Saturday, 30 April 2016

Hidden camera films jaguar cub in Nayarit, Mexico

Footage indicates population, while small, is being maintained, says Conanp 

(Source photo: Conanp)

30-04-2016  Mexico Daily News


Video footage of a jaguar cub in a protected area in the state of Nayarit is evidence that the population of the animal is being maintained, says the National Protected Areas Commission (Conanp).



However, population numbers are not high. The commission says there are an estimated 22 jaguars in the National Marshes Biosphere Reserve in Nayarit, where monitoring of cats has been under way since 2009.

The video shows the cub playing with its mother and was recorded by a hidden camera in the region of the reserve known as La Papalota, also home to the lynx, ocelot, white-tailed deer, badger, raccoon, armadillo, rabbit and coyote.

The jaguar is a species that Conanp considers is in danger of extinction although it has been given the lower-risk designation of “near-threatened” by the International Union for Conservation of Nature.

Jaguar conservation efforts have been growing throughout Mexico since they began 10 years ago. Some 1,300 community volunteers are active in 12 states to watch over the jaguar population.

Thursday, 28 April 2016

Jaguars wake up to a winter wonderland at the San Diego Zoo, USA

Jaguars wake up to a winter wonderland at the San Diego Zoo


29-04-2016  CBS8.com (USA)


A one-year-old jaguar cub and his mom woke up to an unexpected surprise Thursday morning at the San Diego Zoo when they encountered piles of fresh snow blanketing their habitat. 

One-year-old Valerio and his mom, Nindiri, entered the exhibit cautiously. However, in no time at all, the pair started exploring, climbing and showcasing their natural behaviors while enjoying their new winter wonderland.

CBS News 8 - San Diego, CA News Station - KFMB Channel 8

This was the first time the two jaguars have encountered snow. Jaguars are typically native to the warmer climates of North and South America. They are the largest cat in the Western Hemisphere, and the third largest of the world's cats.



According the the San Diego Zoo, the 8-tons of fresh snow was provided through a donation to the Zoo's animal care wish list as an enrichment item for the jaguars. The San Diego Zoo provides enrichment items for the animals in their care to encourage their natural behaviors, allowing them the opportunity to thrive.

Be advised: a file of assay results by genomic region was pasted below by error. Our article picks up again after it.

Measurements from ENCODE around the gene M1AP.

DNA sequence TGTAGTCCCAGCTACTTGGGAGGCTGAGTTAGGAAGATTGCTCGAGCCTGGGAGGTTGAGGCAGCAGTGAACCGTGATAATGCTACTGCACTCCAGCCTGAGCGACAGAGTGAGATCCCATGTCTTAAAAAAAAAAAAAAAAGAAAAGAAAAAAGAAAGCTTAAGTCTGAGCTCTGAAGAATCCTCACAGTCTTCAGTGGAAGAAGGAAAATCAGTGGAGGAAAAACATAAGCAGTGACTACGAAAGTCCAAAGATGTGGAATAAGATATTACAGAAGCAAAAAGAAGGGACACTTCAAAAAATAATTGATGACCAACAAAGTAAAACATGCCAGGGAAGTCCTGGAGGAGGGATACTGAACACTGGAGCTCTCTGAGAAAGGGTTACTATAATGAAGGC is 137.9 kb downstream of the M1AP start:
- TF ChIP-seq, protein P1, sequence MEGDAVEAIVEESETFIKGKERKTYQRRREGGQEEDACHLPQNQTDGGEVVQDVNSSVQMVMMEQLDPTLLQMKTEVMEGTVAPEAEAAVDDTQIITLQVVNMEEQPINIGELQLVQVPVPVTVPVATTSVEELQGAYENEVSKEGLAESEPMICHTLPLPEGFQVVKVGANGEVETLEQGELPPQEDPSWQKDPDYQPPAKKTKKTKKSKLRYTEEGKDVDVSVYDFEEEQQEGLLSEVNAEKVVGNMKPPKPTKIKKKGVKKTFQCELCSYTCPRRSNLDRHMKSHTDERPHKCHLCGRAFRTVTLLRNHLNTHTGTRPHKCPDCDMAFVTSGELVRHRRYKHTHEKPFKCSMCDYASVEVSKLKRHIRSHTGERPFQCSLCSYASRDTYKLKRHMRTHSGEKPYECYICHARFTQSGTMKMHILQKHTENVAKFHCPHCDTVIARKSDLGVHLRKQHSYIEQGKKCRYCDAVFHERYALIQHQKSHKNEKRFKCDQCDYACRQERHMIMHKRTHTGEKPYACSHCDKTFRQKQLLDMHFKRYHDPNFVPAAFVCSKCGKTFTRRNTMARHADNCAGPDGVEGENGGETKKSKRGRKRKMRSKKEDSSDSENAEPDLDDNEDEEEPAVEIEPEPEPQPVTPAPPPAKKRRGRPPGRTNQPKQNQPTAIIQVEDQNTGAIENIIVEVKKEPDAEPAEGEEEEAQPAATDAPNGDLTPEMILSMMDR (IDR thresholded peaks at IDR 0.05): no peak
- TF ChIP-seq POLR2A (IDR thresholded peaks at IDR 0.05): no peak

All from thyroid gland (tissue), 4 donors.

Thursday, 7 April 2016

Guyana - Third jaguar shipped to city

Third jaguar shipped to city 

07-04-2016  | By KNews | Filed Under News, Kaieteur News, Guyana


The last jaguar captured by Randy Carter and a group of young men from Capoey Mission several weeks ago, was transported to Georgetown on Tuesday by officers of the Environmental Protection Agency.

Residents had been feeding it while they kept it. The first two jaguars were caught by several young men of Mainstay/ Whyaka. The jaguars travelled from the Savannahs in search of water and food due to the prolonged extreme dry weather. Dogs and other domesticated animals are their preferred prey.

A Tapakuma resident said that her community has a remaining number of not more than ten dogs. The jaguars have devoured a many of the dogs at Tapakuma, Mainstay/Whyaka and at Lima Sands. Residents in Lima Sands are reportedly still seeing jaguars under their houses. (Yannason Duncan)

Tuesday, 5 April 2016

Guyana - Yet another trapped jaguar

Yet another trapped jaguar 

05-04-2016  By KNews | Filed Under News, Kaieteur News, Guyana


The jaguar which was captured by a group of young men at Capoey Mission several weeks ago is being fed chicken. The jaguar which is still to be removed from the hinterland community by members of the Environmental Protection Agency was trapped several weeks ago. The EPA is however making preparatory arrangements to have the jaguar removed.

The recent jaguar is the third to be captured in a hinterland community on the Essequibo. Traps have been constructed and set up in the communities of Tapakuma, Capoey and Mainstay/Whyaka.

The jaguars have been roaming those areas in search of food because of the prolonged dry weather. Dogs and other domesticated animals have been the jaguars’ preys. Residents have however noted that there still exists a number of jaguars in the remote areas.

The first jaguar was caught by Chris Allen of Mainstay while his cousin, Troy Fredricks assisted him with the capture of the second; both were caught at Mainstay/Whyaka.

Meanwhile, the third jaguar which was caught at Capoey, some seven to eight miles from Mainstay/ Whyaka was trapped by Randy Carter and a group of young men. (Yannason Duncan)